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It’s 11 am and I’m munching some banana muesli, thinking what to write. And I see through my room’s window, the view that I have always admired, looks right back at me.

My room in my grad school accommodation, overlooks a tiny hilly backyard. Not much like flowers in a garden, more like the beginning of a rainforest. There are trees and plants of all heights, some creepers on trees and the sun passing through different inlets to give it a sense of hide and seek game into that speck of a garden. I’ve been told, this is one of the oldest areas in Singapore and the trees are often a hundred or more years old. Old trees fascinate me. They are secret keepers to all that they witnessed. They teach that change is inevitable, old leaves shall wither and new ones are born. That life must go on. That the wind speaks to us through them. That nature is symbiotic. That no matter how small, your role in this world in inevitable. That rainy days come with dark clouds, but cannot stay long enough and the sunshine does eventually find its way.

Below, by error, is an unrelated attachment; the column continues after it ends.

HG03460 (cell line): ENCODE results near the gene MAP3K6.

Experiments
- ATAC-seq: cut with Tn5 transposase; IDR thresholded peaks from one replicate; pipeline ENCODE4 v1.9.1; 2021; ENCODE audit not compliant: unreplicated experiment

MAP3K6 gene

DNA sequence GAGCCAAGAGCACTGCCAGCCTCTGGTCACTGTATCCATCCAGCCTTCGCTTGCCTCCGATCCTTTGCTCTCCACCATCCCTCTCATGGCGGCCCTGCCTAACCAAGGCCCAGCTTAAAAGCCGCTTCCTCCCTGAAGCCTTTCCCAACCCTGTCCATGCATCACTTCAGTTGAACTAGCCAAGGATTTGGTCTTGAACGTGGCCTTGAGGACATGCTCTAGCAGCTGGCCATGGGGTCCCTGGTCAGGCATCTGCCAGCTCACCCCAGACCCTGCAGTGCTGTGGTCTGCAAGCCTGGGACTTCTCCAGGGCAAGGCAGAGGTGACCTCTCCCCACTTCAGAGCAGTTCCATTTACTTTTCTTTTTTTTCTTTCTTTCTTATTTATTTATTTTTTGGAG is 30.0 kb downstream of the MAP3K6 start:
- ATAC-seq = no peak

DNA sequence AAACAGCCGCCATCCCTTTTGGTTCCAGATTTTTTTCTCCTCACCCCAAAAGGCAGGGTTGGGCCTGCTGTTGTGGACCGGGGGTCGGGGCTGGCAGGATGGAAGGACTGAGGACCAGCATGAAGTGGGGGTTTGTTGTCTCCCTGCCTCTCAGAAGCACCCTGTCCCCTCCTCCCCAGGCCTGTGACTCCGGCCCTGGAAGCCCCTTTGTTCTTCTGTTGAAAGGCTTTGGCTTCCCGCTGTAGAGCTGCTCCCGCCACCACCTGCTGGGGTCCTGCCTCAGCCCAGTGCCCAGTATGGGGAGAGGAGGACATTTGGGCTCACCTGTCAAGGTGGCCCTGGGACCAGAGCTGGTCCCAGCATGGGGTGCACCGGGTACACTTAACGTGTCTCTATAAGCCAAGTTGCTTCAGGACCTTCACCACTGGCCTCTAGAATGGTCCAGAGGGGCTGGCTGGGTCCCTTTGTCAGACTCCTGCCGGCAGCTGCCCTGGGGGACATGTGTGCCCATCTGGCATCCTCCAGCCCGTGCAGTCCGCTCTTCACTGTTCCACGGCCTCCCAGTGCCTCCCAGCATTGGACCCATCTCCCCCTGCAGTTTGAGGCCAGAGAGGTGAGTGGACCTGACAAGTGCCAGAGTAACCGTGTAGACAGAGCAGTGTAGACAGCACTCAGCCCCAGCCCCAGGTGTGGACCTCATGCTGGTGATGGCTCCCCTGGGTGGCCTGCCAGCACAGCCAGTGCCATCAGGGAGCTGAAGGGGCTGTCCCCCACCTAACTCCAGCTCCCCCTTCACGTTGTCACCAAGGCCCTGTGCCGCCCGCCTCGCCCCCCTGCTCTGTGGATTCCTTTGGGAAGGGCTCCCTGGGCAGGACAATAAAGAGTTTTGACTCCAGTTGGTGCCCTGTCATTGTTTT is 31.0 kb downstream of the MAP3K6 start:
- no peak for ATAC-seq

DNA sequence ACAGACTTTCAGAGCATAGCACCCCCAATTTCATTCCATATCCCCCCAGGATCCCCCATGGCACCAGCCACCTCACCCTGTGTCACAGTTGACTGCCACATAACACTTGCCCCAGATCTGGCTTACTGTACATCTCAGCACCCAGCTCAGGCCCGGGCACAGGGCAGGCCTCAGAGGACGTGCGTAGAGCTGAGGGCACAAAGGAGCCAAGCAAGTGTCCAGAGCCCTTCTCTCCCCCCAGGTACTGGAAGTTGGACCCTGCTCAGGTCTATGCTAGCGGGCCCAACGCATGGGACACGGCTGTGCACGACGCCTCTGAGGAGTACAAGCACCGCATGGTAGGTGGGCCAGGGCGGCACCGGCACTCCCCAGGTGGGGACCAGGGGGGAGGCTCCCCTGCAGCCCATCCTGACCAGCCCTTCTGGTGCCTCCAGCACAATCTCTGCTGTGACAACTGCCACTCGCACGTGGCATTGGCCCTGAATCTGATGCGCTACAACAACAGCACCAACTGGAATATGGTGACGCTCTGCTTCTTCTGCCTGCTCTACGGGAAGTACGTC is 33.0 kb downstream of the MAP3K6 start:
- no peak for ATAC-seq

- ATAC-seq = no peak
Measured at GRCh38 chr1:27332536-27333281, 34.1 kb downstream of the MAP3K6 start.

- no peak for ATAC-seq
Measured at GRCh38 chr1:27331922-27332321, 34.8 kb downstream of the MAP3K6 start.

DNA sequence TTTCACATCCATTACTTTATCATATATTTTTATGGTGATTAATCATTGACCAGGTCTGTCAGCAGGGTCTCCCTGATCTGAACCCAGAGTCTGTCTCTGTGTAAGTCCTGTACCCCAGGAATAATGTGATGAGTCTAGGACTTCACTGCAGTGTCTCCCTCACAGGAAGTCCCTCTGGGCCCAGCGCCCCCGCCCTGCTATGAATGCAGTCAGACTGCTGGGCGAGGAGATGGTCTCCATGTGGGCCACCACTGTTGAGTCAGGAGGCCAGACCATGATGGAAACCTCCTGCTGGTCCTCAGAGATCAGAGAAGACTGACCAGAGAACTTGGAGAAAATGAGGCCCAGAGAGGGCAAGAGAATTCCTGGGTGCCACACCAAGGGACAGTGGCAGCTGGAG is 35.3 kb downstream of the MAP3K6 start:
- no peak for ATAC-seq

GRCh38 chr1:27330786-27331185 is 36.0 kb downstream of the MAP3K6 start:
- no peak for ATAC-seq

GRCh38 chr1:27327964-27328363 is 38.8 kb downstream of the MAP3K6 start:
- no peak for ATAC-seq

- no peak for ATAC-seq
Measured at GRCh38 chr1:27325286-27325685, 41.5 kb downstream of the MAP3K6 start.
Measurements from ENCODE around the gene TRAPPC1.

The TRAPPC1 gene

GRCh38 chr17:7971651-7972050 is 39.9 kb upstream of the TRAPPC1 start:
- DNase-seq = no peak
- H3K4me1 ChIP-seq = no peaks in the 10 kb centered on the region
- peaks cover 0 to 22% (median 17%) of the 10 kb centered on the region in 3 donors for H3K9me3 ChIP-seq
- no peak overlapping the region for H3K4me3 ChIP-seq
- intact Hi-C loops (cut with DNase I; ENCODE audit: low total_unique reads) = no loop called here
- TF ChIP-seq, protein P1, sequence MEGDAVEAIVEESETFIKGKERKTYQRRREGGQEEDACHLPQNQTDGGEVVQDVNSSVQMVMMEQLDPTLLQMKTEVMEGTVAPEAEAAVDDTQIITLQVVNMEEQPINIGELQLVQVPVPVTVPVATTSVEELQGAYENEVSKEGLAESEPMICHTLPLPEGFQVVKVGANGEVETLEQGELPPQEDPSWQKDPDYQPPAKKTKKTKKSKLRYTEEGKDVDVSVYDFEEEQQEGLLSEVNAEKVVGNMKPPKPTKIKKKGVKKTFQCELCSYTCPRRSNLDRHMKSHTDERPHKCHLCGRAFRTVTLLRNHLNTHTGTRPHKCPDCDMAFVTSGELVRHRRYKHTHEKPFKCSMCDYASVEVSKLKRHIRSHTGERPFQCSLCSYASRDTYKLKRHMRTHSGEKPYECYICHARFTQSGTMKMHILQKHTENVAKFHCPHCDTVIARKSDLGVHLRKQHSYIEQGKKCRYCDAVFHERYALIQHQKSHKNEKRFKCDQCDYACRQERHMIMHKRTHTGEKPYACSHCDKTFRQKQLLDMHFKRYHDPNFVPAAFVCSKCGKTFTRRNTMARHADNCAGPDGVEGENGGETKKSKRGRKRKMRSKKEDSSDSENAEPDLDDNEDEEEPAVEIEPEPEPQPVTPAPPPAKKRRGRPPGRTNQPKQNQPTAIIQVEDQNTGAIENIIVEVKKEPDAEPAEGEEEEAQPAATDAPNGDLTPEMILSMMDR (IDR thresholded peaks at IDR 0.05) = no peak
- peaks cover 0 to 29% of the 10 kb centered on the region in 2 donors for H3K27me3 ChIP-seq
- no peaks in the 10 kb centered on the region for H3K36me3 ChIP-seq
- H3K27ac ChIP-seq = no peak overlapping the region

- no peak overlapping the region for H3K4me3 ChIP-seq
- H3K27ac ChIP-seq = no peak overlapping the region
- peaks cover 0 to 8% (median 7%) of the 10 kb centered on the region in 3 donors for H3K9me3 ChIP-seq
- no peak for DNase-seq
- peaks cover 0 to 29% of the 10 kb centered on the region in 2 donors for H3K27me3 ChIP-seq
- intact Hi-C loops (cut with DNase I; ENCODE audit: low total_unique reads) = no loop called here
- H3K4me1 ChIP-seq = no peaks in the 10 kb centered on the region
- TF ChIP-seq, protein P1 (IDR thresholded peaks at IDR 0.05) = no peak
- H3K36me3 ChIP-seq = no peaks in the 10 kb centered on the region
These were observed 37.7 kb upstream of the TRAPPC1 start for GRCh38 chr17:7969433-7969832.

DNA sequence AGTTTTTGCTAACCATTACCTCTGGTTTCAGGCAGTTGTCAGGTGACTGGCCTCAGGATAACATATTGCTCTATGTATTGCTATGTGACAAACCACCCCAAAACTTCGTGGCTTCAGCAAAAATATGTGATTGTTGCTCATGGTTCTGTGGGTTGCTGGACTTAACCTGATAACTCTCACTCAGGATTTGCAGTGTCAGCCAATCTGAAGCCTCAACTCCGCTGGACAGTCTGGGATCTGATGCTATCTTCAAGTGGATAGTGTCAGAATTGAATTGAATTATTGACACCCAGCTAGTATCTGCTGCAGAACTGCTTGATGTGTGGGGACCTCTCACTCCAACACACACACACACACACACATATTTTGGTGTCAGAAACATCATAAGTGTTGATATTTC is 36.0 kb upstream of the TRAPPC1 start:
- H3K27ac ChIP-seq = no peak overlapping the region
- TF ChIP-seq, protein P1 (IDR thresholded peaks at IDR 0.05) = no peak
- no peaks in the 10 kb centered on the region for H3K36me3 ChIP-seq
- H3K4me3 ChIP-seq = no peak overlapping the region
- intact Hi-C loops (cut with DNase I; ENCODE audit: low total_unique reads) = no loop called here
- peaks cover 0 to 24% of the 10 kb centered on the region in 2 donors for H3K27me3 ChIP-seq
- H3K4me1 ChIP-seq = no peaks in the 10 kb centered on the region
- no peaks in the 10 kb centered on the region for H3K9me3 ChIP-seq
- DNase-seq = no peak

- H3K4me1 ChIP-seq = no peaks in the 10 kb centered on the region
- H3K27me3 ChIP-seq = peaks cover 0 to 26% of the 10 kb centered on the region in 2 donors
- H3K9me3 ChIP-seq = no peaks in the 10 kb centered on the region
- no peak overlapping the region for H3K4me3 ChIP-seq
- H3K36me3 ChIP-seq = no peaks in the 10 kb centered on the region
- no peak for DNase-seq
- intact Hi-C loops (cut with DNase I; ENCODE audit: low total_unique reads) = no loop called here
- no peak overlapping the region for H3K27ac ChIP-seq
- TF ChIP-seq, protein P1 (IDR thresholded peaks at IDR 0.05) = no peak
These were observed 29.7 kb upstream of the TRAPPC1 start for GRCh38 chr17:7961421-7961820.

What is bewildering however about this piece of land, is exercise equipment right in the middle of it. Singapore as a country is extremely health conscious. You can see people, irrespective of their age, running at any time of the day. To have exercise machines in the middle of nature’s lap, is quite a reminder. I have not used the equipment a lot, but can say that it inspires me every time I look out my window.

Isn’t such a picture worth a postcard?

Mariyam Raza Haider

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A journalist by training, Mariyam Haider is a writer and performance poet in Singapore.
She is the researcher of the book The Billionaire Raj: A Journey Through India’s New Gilded Age written by James Crabtree.
Her writing has appeared in Hindustan Times, Livemint, Feminism In India, New Asian Writing and Kitaab.

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